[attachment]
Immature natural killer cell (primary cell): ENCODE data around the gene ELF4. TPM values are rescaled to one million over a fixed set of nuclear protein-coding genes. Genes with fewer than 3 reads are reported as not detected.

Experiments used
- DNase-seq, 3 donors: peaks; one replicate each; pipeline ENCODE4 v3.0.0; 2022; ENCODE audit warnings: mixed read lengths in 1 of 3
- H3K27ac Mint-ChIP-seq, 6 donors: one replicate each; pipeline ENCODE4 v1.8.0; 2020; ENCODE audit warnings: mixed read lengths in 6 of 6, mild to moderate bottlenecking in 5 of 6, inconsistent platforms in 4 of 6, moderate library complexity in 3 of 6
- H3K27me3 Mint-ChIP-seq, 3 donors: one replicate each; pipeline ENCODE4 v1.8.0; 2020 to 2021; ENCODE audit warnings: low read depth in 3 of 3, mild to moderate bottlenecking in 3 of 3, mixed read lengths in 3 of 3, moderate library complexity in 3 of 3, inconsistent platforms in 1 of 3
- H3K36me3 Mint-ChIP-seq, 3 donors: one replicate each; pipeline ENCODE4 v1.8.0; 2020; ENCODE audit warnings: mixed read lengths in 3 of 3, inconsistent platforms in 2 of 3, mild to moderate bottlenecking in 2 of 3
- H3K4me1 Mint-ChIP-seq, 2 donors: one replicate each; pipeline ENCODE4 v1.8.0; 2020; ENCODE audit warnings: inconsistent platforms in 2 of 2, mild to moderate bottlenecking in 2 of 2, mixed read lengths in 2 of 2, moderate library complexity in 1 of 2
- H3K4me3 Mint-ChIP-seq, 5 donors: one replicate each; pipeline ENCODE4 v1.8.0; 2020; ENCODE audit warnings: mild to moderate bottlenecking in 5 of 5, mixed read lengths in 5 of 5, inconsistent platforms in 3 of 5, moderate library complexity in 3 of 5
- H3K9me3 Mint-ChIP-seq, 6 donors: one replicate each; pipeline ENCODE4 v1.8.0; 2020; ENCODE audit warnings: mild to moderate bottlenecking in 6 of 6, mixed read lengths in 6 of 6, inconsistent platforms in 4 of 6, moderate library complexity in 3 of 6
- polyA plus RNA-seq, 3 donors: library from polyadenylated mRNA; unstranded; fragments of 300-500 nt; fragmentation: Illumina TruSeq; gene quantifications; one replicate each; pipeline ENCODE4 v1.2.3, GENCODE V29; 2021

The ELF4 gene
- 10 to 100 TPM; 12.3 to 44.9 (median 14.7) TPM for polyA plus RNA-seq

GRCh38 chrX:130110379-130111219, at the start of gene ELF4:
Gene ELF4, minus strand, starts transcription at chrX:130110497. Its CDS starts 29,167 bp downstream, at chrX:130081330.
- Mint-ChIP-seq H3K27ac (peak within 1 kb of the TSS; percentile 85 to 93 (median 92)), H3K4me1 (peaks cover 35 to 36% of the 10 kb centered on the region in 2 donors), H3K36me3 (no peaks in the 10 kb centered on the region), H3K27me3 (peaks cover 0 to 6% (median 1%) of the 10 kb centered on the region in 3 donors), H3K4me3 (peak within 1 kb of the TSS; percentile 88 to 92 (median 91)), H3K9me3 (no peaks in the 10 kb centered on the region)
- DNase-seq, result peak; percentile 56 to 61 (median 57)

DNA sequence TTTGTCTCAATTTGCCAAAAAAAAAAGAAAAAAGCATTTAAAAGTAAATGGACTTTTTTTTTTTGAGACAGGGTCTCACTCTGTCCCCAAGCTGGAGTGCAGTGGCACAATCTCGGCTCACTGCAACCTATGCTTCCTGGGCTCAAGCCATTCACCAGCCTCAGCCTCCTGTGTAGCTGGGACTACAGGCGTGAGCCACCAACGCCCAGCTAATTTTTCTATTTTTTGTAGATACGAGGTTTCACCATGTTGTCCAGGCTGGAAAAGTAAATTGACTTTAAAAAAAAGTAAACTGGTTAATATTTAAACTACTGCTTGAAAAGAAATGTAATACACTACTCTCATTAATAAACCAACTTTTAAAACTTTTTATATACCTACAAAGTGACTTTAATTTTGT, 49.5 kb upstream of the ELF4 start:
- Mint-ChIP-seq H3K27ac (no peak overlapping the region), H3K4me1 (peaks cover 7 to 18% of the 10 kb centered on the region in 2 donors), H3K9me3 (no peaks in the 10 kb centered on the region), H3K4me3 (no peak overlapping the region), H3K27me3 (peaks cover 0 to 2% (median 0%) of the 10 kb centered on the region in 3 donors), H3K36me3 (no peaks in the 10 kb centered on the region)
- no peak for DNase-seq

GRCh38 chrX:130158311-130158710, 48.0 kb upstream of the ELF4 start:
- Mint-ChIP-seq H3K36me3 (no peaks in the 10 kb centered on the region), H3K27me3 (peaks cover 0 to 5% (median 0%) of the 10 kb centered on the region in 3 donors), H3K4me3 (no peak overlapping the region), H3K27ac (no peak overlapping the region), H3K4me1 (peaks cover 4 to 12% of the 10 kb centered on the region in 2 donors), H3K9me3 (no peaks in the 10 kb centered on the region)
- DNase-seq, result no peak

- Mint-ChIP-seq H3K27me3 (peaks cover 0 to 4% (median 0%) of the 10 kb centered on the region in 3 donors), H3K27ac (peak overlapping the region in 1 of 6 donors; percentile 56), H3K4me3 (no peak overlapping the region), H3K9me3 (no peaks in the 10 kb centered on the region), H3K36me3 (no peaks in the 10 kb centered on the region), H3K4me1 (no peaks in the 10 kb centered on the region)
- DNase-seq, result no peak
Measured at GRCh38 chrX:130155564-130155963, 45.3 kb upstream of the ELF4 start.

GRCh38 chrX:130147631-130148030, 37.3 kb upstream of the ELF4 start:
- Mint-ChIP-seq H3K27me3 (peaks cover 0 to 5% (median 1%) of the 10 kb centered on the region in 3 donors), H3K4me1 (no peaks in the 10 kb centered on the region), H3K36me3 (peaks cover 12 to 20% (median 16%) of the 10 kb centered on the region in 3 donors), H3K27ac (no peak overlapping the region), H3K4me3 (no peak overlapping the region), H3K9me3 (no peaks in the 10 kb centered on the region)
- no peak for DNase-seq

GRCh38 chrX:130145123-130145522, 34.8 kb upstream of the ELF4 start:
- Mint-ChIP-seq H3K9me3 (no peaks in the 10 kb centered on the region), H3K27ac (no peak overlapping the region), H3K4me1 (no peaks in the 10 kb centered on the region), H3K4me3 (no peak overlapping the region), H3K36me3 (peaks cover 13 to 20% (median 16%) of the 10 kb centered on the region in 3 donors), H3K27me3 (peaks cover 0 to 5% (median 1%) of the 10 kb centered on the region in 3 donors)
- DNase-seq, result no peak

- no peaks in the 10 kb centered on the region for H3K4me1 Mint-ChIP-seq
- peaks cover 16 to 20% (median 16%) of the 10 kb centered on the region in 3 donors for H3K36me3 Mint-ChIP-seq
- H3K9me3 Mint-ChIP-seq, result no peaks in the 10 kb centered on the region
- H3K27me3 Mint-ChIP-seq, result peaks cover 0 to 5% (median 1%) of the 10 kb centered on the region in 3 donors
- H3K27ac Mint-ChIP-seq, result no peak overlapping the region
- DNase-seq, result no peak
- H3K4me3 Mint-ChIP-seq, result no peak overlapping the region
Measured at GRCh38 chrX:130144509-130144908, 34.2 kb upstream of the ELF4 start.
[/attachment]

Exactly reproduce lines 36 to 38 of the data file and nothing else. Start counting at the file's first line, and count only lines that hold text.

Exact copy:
- H3K27ac Mint-ChIP-seq, result no peak overlapping the region
- DNase-seq, result no peak
- H3K4me3 Mint-ChIP-seq, result no peak overlapping the region